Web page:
Havlat and Heatley played together in 2005-06 with the Ottawa Senators.

By Brian Stubits

For more hockey news, rumors and analysis, follow @cbssportsnhl and @BrianStubitsNHL on Twitter.

Posted on: June 28, 2011 11:05 am
Edited on: June 28, 2011 11:31 am
 

Daily Skate: Winnipeg ticket prices, RFA offers

COSTLY RETURN: Would you like to go see the Winnipeg Jets make their return to the NHL for the home opener in the 'Peg? Do you have $1,645 handy? A search of ticketcenteronline.com shows only two choices available for any tickets to the game against the Canadiens, and the other price is $1,839. I'd say they have the concept of supply and demand down pretty well.

MAKE IT EIGHT: With news coming out Monday that Matthew Hulsizer has withdrawn his bid to buy the Coyotes, speculation immediately began that that could have been the straw that broke the camel's back and the Coyotes' hopes of staying in the desert might have dried up. There's certainly hope in Canada that it means the Nordiques will be coming back to Quebec City. You might remember when Jim Balsillie was trying to buy the Coyotes that a site makeit7.ca was launched? Now, there's a makeit8.ca with as simple a web page as you'll ever see.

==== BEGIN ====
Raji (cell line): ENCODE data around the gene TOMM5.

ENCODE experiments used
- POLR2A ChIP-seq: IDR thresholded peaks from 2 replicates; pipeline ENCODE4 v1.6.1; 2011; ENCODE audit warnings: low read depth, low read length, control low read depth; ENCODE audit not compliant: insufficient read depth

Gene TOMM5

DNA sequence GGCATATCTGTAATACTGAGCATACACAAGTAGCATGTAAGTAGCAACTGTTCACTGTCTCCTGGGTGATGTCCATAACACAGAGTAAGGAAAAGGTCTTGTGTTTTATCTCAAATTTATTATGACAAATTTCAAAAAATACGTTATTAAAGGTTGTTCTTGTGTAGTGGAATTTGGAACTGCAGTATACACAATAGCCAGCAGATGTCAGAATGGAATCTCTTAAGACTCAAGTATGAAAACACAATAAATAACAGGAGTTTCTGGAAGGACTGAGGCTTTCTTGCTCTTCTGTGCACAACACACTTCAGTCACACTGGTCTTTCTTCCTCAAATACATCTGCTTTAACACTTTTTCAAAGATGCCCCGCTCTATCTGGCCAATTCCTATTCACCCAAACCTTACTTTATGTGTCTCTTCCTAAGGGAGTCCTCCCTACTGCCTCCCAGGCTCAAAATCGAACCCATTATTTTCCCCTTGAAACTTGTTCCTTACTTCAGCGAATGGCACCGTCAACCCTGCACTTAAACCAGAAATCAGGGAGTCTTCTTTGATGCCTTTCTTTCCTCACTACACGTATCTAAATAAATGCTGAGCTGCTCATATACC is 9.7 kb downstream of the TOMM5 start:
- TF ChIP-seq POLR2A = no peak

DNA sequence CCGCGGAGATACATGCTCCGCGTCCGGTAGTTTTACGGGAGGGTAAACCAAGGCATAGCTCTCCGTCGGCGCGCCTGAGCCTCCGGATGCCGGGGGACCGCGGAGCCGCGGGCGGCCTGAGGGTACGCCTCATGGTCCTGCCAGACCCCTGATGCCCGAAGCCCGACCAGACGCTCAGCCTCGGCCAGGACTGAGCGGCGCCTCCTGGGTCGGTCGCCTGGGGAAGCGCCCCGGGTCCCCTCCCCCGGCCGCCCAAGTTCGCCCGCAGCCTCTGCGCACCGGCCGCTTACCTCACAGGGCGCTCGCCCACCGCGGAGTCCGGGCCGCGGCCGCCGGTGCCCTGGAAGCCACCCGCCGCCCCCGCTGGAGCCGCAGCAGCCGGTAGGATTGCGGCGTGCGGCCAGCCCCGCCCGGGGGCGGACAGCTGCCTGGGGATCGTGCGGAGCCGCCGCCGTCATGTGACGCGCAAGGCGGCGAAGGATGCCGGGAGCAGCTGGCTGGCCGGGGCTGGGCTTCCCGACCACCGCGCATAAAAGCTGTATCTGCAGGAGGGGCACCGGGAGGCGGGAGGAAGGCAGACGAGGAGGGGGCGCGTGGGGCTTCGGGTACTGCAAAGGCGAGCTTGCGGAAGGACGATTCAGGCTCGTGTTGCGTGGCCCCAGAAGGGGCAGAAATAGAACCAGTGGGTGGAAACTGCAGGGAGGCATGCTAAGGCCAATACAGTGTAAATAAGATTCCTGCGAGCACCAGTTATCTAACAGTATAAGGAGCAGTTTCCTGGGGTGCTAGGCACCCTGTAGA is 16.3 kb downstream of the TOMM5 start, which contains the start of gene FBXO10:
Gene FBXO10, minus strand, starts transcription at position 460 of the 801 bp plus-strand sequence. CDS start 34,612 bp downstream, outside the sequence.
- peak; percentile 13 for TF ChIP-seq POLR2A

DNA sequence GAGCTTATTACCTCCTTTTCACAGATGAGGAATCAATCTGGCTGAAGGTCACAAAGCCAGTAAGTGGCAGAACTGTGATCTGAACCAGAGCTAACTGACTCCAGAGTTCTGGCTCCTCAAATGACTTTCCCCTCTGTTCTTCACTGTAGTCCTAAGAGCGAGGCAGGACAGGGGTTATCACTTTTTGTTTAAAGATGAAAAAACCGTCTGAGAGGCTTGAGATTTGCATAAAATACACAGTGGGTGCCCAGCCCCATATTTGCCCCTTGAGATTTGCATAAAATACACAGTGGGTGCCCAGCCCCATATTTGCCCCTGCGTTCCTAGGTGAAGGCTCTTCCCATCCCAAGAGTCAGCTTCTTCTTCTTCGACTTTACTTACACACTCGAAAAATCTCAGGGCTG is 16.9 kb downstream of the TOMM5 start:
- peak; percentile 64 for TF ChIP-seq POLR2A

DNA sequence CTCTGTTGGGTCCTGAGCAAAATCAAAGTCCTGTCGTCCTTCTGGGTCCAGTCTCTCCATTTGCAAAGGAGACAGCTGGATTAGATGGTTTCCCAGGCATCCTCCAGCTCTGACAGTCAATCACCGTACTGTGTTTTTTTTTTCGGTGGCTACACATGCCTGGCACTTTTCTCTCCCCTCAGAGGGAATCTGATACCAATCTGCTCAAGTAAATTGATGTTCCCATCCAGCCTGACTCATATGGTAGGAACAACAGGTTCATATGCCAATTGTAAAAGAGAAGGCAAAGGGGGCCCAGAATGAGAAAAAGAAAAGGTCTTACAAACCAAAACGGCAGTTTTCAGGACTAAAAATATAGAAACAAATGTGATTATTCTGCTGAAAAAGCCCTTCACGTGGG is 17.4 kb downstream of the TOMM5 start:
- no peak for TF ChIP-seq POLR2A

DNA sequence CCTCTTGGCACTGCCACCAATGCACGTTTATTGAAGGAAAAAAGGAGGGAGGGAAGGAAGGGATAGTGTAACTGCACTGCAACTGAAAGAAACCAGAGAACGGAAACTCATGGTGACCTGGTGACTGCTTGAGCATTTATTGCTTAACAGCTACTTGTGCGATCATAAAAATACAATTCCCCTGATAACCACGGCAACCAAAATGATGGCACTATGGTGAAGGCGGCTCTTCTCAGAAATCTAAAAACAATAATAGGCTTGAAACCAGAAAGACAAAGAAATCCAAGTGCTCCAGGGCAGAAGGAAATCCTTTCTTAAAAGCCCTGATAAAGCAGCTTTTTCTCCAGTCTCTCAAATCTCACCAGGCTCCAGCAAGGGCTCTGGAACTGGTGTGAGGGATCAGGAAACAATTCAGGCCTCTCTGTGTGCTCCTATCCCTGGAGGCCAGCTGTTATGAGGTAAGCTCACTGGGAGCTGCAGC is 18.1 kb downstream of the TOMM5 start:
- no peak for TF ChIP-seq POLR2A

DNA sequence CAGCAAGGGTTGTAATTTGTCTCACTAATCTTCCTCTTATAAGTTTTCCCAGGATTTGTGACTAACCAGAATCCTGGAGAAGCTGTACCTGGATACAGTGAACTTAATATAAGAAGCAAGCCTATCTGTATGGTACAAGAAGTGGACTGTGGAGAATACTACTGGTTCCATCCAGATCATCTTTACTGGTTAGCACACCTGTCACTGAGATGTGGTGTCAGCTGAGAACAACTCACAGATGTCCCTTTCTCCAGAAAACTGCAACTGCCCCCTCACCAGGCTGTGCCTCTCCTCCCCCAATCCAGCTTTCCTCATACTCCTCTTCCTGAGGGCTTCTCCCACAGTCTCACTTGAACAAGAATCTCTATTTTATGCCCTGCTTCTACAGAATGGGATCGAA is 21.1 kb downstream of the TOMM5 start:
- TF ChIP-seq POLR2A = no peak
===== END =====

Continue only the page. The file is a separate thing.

OVER-QUALIFIED: Want to know which restricted free agents were given qualifying offers and which, like Dan Carcillo, let go? Check the list here courtesy of Pro Hockey Talk. Keep in mind that any player who was not given an offer is eligible to become an unrestricted free agent when the market opens July 1.

MR. KENNEDY, JAGR WATCH: One restricted free agent who wasn't offered is Pittsburgh's Tyler Kennedy. But that doesn't mean he won't be back in the black and gold next season. Penguins GM Ray Shero says Kennedy wants to come back and he wants Kennedy back; it's just that arbitration or a qualifying offer wasn't the best option. What's more? The Pittsburgh Tribune-Review reports that Jaromir Jagr and the Penguins have a handshake that he will return to the first franchise he called home.